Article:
What Size Memory Card is Best for a GoPro HERO4?

Wondering how much video footage or how many photos you can fit on a memory card with the new GoPro HERO4 Black and Silver cameras? Here are some guides.
GoPro HERO4 Memory Card Close-Up
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GoPros don’t come with a memory card. So unless you’re getting one of the special bundles in which the retailer might throw in some accessories, chances are you’re going to need to pick up an SD card separately. It’s not really optional–you won’t get far without an SD card in the camera–but it is an extra.

Aside from choosing an SD card that’s fast enough to keep up with the high-bitrate video modes of the GoPro HERO4 or HERO3+ cameras, you’re going to need to choose the storage capacity. So this post is aimed at giving you an idea of what you can expect to fit on a 16GB, 32GB, 64GB, or 128GB SD card when shooting with a HERO4 or HERO3+.

There’s not really a “right” answer on which size to get. It really comes down to a combination of convenience and price. It’s more convenient to use a larger card. But there tends to be a sweet spot in the market at any given time, and if you go to the cards that are much bigger than that, the cost per gigabyte can suddenly jump.

The most common sizes available these days range from 32GB to 128GB, but you can also get 16GB, 256GB, and even 512GB cards. And because the SD card market moves along with the advances in SD card technology, the larger cards are coming down in price pretty consistently. Right now, the sweet spot is probably around the 64GB to 128GB sizes.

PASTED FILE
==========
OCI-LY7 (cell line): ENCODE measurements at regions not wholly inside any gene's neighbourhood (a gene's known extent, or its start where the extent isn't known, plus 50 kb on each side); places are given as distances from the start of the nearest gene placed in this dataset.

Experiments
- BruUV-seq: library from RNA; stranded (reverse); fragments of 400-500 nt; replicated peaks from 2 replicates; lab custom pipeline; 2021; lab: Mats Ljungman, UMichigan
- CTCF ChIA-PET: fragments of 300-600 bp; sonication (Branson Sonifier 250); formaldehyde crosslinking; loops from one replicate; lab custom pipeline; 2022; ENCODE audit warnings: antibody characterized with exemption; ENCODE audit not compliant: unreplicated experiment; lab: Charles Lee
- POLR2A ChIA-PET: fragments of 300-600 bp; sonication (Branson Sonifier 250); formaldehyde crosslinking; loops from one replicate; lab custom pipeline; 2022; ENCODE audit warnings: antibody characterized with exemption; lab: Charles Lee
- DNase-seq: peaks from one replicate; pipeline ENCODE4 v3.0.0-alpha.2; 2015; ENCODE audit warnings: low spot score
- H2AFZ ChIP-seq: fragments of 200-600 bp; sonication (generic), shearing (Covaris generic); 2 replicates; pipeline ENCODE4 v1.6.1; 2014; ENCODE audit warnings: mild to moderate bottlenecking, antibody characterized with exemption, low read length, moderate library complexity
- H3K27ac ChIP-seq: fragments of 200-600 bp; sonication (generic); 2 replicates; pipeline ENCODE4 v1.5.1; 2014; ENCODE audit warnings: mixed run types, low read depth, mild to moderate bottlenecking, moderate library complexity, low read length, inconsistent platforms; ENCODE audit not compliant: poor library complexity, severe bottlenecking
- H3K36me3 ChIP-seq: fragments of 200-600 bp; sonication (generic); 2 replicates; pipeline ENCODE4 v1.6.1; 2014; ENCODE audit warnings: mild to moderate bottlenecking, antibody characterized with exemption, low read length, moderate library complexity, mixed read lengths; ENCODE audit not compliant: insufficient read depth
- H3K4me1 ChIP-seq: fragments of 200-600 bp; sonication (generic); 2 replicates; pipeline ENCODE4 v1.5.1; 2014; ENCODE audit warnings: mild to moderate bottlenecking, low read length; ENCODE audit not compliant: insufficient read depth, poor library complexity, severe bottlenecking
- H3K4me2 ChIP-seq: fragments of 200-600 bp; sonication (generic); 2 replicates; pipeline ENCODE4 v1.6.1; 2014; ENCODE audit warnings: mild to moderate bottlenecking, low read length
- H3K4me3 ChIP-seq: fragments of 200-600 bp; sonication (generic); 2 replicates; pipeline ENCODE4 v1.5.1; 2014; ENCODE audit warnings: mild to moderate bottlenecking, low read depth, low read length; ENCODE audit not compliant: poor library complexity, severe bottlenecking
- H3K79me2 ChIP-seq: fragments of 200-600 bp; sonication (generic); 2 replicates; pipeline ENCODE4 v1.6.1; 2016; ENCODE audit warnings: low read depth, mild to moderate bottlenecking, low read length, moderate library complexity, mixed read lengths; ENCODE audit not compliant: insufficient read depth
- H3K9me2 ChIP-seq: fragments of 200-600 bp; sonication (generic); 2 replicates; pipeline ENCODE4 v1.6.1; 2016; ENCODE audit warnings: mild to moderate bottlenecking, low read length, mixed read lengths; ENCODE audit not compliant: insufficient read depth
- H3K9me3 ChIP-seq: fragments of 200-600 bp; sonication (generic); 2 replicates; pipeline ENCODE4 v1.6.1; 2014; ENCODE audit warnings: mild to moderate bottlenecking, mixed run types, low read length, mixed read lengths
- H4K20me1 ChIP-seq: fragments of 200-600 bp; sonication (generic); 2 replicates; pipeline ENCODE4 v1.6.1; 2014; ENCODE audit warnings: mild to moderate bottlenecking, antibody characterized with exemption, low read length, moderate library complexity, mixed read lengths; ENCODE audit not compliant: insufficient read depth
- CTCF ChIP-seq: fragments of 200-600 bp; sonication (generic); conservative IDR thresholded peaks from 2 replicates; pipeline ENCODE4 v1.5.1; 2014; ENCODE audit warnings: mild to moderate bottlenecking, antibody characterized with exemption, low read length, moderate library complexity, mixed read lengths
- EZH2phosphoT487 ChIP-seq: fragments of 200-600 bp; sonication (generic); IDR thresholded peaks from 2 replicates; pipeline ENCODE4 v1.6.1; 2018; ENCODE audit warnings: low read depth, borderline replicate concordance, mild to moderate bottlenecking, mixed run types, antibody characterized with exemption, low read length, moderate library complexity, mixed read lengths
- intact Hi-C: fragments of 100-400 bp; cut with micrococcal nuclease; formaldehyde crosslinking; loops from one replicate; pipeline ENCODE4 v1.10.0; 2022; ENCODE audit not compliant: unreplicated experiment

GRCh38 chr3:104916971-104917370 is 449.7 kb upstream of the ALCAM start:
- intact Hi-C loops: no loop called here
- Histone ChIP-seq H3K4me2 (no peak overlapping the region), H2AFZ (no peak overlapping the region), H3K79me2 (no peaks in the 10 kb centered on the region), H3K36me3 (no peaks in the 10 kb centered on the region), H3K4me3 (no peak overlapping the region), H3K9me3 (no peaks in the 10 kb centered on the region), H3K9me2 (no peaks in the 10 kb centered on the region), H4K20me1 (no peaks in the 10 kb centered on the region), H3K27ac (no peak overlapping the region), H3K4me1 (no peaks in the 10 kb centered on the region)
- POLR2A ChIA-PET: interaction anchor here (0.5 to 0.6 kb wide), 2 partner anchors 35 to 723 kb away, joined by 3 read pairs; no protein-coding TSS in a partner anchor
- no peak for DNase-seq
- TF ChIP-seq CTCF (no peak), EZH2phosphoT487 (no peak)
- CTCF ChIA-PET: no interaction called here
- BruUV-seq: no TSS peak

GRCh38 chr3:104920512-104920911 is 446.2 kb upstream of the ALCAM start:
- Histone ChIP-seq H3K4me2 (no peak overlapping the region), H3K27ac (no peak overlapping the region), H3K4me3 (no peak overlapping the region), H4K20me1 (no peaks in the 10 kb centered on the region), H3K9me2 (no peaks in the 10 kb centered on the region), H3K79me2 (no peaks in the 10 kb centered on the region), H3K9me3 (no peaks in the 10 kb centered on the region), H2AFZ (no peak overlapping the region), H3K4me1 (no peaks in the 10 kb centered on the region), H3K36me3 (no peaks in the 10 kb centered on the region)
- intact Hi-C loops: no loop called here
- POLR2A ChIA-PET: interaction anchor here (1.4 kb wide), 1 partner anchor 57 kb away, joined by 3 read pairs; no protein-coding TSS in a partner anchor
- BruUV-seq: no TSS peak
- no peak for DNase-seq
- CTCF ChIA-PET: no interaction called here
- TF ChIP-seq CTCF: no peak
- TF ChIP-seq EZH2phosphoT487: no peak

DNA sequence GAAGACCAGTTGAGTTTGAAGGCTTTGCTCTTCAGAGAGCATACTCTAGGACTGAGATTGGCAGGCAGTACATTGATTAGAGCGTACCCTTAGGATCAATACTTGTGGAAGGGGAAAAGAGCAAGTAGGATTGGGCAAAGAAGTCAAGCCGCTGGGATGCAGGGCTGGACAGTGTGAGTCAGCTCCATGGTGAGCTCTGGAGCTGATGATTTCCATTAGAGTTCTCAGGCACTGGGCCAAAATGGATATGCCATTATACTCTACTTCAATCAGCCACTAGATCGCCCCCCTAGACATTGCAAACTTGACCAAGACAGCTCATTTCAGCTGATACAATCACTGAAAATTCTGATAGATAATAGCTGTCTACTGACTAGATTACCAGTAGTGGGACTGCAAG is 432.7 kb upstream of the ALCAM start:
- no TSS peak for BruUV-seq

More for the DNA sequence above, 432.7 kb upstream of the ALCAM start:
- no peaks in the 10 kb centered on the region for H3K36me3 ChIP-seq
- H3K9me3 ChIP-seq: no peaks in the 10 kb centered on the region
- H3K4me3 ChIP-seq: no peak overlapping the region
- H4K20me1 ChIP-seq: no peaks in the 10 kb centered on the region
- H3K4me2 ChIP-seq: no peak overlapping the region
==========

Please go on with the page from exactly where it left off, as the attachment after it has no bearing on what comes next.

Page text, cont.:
In most cases, you can expect much the same speed from cards of the same model with different storage capacities. That is, as an example, a SanDisk Extreme 32GB will give you much the same speed as a SanDisk Extreme 128GB SD card.

Below are guides on how much video footage and many still photos you can expect to fit on a 32GB or 64GB card with a GoPro HERO4. Please note that these refer only to the data that can be stored on a card and have nothing to do with battery life you can expect to get when filming, which is a separate issue.

Shooting Video

The top-end video modes of the GoPro HERO4 Black edition record data at a rate of 60Mb/s, which is a bit under 8MB/s. The GoPro HERO4 Silver has a maximum data stream of 45Mb/s, which works out to just over 5.6MB/s.

This table shows approximately the maximum number of minutes of footage you can expect to fit on a fully formatted 32GB and 64GB card with the HERO4 cameras.1 All of the modes that record at 60Mb/s are only available on the Black edition. A smaller number are only available on the Silver edition, such as the 4K 15fps mode.